+How exactly is the transfer made?
We send transfers using electronic payments services, such as M-Pesa (operated by Safaricom) in Kenya, MTN mobile money in Uganda, and MTN in Rwanda. In each case, we either collect account information from recipients (if they are already enrolled) or walk them through the process of opening accounts, which may include obtaining appropriate identification documents. When we transmit electronic money to the recipient’s account, they receive a text message notifying them that they have been paid. Recipients can then exchange their mobile money for physical cash anywhere in the payment providers’ network of mobile money agents. Agents are often local shopkeepers, but can also be petrol stations, supermarkets, courier companies, cyber cafes, and even banks. Recipients can also use their money to directly pay merchants who accept it as a form of payment.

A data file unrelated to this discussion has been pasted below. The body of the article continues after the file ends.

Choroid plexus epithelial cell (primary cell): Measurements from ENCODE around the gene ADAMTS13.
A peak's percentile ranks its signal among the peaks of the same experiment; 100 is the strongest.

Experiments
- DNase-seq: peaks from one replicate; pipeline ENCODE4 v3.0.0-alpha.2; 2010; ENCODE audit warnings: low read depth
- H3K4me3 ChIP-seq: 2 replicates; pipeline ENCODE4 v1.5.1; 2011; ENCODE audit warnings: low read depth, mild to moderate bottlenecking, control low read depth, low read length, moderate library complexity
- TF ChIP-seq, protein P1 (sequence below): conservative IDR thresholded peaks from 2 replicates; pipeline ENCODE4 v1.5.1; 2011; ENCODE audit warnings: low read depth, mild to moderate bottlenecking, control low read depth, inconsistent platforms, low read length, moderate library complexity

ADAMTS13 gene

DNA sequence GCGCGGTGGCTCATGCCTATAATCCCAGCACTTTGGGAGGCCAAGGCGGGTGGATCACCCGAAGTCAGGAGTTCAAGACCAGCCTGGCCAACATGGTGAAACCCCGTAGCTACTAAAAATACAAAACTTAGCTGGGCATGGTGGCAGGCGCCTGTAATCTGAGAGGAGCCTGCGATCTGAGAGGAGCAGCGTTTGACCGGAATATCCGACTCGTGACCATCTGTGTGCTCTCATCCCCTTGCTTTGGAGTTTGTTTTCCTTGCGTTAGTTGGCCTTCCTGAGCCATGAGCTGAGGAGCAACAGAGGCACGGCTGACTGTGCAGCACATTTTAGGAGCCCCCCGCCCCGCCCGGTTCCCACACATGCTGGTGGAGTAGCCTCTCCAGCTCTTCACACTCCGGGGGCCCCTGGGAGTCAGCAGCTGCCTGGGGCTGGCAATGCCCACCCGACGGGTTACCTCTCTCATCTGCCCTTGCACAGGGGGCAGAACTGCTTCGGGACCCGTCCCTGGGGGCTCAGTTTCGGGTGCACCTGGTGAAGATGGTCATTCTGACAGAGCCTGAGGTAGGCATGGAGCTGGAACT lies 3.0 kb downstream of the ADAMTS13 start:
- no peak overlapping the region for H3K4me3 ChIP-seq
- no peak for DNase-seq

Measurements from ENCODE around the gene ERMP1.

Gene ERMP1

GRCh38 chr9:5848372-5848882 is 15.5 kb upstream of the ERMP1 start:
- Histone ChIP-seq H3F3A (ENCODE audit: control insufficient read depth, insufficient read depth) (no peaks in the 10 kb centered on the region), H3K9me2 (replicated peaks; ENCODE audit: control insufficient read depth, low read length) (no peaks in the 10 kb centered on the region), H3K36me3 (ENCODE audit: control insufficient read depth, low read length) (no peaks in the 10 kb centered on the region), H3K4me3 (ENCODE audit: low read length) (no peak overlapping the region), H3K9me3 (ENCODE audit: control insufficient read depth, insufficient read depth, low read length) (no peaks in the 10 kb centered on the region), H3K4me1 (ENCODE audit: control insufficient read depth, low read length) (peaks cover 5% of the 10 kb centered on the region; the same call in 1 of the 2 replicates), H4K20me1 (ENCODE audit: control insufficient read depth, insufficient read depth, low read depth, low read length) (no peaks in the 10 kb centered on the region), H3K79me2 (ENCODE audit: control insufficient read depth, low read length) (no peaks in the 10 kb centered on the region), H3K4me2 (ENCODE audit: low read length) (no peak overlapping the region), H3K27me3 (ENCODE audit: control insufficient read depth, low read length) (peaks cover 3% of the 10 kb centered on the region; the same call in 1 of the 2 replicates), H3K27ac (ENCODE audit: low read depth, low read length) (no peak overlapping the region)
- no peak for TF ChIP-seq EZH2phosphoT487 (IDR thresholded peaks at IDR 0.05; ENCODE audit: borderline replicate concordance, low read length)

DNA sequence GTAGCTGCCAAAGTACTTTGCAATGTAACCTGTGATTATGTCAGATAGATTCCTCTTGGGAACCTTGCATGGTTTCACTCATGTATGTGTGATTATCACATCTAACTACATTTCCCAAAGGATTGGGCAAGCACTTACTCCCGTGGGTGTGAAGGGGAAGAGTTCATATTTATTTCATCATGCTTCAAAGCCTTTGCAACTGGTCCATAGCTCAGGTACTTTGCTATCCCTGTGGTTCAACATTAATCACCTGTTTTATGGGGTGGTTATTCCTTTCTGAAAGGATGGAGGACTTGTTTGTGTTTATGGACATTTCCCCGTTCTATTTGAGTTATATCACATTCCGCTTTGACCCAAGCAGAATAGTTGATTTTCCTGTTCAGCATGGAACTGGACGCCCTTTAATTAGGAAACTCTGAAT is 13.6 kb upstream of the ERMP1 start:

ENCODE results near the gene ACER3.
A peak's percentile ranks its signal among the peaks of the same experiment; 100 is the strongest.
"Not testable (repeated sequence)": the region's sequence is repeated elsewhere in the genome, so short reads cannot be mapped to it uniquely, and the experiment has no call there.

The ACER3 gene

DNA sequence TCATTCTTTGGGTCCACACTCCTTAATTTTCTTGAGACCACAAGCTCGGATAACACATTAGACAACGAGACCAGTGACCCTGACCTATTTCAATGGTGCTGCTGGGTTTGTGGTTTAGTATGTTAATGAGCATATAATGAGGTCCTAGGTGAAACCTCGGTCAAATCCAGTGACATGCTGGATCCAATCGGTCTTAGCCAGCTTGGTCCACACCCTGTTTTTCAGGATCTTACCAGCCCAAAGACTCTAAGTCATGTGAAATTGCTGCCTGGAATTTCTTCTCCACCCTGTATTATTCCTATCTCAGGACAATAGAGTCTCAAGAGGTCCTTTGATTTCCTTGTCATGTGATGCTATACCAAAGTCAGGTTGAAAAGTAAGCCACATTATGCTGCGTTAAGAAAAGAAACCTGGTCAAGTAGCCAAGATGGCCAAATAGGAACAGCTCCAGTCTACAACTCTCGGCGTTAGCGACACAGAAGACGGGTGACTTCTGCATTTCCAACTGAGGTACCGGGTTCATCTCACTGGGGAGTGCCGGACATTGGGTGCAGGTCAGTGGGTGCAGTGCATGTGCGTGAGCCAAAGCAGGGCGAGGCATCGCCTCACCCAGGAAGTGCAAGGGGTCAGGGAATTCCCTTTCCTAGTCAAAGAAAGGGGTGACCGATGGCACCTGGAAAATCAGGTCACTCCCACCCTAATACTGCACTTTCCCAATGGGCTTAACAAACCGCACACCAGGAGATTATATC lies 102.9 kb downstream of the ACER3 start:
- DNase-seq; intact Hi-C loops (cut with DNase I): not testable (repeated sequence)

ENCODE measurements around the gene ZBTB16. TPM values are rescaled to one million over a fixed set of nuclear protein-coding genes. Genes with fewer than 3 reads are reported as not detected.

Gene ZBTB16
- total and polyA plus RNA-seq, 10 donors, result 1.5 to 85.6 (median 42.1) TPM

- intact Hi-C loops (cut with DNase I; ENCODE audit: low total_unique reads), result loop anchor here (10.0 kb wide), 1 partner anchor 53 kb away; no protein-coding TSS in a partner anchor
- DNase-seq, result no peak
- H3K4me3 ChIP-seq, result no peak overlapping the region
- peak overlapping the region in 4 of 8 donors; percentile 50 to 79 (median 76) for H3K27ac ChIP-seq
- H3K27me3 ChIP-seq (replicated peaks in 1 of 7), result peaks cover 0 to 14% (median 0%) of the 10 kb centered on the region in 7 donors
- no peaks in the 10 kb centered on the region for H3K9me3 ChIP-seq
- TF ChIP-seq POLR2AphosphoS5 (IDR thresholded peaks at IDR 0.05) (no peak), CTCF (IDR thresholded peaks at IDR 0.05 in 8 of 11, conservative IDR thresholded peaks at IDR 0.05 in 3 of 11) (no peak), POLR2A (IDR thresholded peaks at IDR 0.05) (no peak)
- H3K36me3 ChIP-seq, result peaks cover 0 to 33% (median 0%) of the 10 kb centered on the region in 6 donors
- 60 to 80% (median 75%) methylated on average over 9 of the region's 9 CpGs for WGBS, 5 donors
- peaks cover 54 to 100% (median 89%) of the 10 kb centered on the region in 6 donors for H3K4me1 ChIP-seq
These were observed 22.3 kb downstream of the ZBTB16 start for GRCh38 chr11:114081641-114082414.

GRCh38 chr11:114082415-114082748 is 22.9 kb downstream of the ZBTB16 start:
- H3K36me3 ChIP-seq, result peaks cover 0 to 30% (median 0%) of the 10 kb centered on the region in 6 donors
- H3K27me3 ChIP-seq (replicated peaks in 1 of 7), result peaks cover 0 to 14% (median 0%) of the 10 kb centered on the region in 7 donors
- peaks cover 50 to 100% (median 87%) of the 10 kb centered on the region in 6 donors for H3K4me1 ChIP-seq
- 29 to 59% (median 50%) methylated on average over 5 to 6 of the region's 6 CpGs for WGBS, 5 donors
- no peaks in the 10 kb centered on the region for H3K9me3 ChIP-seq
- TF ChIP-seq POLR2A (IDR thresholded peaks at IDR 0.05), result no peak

+How do recipients use the transfers?
By design, cash transfers let recipients use money for whatever is most important to them. Innovations for Poverty Action’s evaluation of our transfers in Kenya found increases in expenditure across all categories measured, including food, medical and education expenses, durables, home improvement, and social events. It also found large increases in income and in asset holdings, in particular livestock, furniture, and iron roofs. In addition to this research on GiveDirectly’s transfers, there is a large body of research from around the world documenting the impacts of cash transfers on low-income households. See GDLive for a good idea of how cash is being spent in real time.
+How do you prevent fraud?